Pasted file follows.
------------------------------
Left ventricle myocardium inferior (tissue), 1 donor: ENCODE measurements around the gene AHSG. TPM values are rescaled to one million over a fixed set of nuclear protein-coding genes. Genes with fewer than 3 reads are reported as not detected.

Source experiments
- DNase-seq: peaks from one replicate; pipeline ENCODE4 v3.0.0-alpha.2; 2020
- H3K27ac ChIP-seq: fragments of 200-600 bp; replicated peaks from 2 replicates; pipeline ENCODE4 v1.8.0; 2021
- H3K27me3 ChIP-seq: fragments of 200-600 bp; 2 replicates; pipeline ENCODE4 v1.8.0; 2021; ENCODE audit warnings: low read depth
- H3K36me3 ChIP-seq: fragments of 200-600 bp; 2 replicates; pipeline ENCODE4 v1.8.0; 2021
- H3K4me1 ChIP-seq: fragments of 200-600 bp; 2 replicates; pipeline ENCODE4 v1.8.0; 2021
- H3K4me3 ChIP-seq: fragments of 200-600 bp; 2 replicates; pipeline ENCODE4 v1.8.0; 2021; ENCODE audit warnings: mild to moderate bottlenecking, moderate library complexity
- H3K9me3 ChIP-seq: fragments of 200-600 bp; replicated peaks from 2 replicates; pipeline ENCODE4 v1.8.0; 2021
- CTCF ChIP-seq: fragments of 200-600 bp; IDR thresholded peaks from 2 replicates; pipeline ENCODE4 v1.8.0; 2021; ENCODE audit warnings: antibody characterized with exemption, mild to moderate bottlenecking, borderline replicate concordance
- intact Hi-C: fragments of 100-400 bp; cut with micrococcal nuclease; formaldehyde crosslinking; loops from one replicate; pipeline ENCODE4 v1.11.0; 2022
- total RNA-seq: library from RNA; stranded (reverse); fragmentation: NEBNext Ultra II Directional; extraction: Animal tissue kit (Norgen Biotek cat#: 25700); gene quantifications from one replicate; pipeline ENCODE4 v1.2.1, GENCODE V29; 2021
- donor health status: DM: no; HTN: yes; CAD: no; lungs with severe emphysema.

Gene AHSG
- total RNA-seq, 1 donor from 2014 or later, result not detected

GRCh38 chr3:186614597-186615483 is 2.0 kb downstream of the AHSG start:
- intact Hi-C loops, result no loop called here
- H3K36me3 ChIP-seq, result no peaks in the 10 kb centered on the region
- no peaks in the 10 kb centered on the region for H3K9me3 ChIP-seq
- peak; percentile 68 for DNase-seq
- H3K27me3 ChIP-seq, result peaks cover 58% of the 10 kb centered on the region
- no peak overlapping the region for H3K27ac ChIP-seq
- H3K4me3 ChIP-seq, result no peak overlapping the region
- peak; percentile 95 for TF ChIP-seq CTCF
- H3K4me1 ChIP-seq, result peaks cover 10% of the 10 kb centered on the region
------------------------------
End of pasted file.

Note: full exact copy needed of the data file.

Left ventricle myocardium inferior (tissue), 1 donor: ENCODE measurements around the gene AHSG. TPM values are rescaled to one million over a fixed set of nuclear protein-coding genes. Genes with fewer than 3 reads are reported as not detected.

Source experiments
- DNase-seq: peaks from one replicate; pipeline ENCODE4 v3.0.0-alpha.2; 2020
- H3K27ac ChIP-seq: fragments of 200-600 bp; replicated peaks from 2 replicates; pipeline ENCODE4 v1.8.0; 2021
- H3K27me3 ChIP-seq: fragments of 200-600 bp; 2 replicates; pipeline ENCODE4 v1.8.0; 2021; ENCODE audit warnings: low read depth
- H3K36me3 ChIP-seq: fragments of 200-600 bp; 2 replicates; pipeline ENCODE4 v1.8.0; 2021
- H3K4me1 ChIP-seq: fragments of 200-600 bp; 2 replicates; pipeline ENCODE4 v1.8.0; 2021
- H3K4me3 ChIP-seq: fragments of 200-600 bp; 2 replicates; pipeline ENCODE4 v1.8.0; 2021; ENCODE audit warnings: mild to moderate bottlenecking, moderate library complexity
- H3K9me3 ChIP-seq: fragments of 200-600 bp; replicated peaks from 2 replicates; pipeline ENCODE4 v1.8.0; 2021
- CTCF ChIP-seq: fragments of 200-600 bp; IDR thresholded peaks from 2 replicates; pipeline ENCODE4 v1.8.0; 2021; ENCODE audit warnings: antibody characterized with exemption, mild to moderate bottlenecking, borderline replicate concordance
- intact Hi-C: fragments of 100-400 bp; cut with micrococcal nuclease; formaldehyde crosslinking; loops from one replicate; pipeline ENCODE4 v1.11.0; 2022
- total RNA-seq: library from RNA; stranded (reverse); fragmentation: NEBNext Ultra II Directional; extraction: Animal tissue kit (Norgen Biotek cat#: 25700); gene quantifications from one replicate; pipeline ENCODE4 v1.2.1, GENCODE V29; 2021
- donor health status: DM: no; HTN: yes; CAD: no; lungs with severe emphysema.

Gene AHSG
- total RNA-seq, 1 donor from 2014 or later, result not detected

GRCh38 chr3:186614597-186615483 is 2.0 kb downstream of the AHSG start:
- intact Hi-C loops, result no loop called here
- H3K36me3 ChIP-seq, result no peaks in the 10 kb centered on the region
- no peaks in the 10 kb centered on the region for H3K9me3 ChIP-seq
- peak; percentile 68 for DNase-seq
- H3K27me3 ChIP-seq, result peaks cover 58% of the 10 kb centered on the region
- no peak overlapping the region for H3K27ac ChIP-seq
- H3K4me3 ChIP-seq, result no peak overlapping the region
- peak; percentile 95 for TF ChIP-seq CTCF
- H3K4me1 ChIP-seq, result peaks cover 10% of the 10 kb centered on the region